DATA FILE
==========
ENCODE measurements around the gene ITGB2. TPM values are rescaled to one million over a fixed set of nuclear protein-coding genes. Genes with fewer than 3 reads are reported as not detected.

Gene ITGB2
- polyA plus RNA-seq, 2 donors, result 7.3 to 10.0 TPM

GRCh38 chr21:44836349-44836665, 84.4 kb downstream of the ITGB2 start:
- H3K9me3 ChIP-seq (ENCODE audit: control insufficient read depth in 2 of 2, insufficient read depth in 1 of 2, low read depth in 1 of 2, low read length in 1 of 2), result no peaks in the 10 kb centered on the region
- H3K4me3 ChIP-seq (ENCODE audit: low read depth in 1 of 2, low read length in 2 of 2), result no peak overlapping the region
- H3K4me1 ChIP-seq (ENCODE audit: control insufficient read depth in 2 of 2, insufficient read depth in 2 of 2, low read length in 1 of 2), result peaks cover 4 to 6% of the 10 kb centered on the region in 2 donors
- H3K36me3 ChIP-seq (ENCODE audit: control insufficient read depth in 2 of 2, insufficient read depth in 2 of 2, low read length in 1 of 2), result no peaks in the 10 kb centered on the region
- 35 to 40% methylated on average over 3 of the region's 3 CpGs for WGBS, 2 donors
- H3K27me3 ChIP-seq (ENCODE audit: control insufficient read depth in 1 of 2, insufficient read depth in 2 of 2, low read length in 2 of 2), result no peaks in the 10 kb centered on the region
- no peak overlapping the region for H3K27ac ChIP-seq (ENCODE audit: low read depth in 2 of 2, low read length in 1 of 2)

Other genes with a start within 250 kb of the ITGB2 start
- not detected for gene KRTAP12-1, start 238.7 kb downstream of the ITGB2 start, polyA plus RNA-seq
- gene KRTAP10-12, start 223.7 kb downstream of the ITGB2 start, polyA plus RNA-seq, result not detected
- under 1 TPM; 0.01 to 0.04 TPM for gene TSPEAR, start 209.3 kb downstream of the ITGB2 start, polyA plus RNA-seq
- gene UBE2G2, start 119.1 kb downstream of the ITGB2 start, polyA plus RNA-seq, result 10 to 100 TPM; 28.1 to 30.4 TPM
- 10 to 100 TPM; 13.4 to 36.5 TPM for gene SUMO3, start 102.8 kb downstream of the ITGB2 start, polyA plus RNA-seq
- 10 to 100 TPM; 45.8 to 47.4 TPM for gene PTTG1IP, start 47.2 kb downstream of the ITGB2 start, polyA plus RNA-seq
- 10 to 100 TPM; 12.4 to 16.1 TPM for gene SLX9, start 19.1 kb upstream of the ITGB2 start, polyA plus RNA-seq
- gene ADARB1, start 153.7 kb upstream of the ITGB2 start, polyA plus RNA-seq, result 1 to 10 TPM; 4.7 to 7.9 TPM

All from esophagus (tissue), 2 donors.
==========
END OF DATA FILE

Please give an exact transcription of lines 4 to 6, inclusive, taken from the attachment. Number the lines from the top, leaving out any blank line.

GRCh38 chr21:44836349-44836665, 84.4 kb downstream of the ITGB2 start:
- H3K9me3 ChIP-seq (ENCODE audit: control insufficient read depth in 2 of 2, insufficient read depth in 1 of 2, low read depth in 1 of 2, low read length in 1 of 2), result no peaks in the 10 kb centered on the region
- H3K4me3 ChIP-seq (ENCODE audit: low read depth in 1 of 2, low read length in 2 of 2), result no peak overlapping the region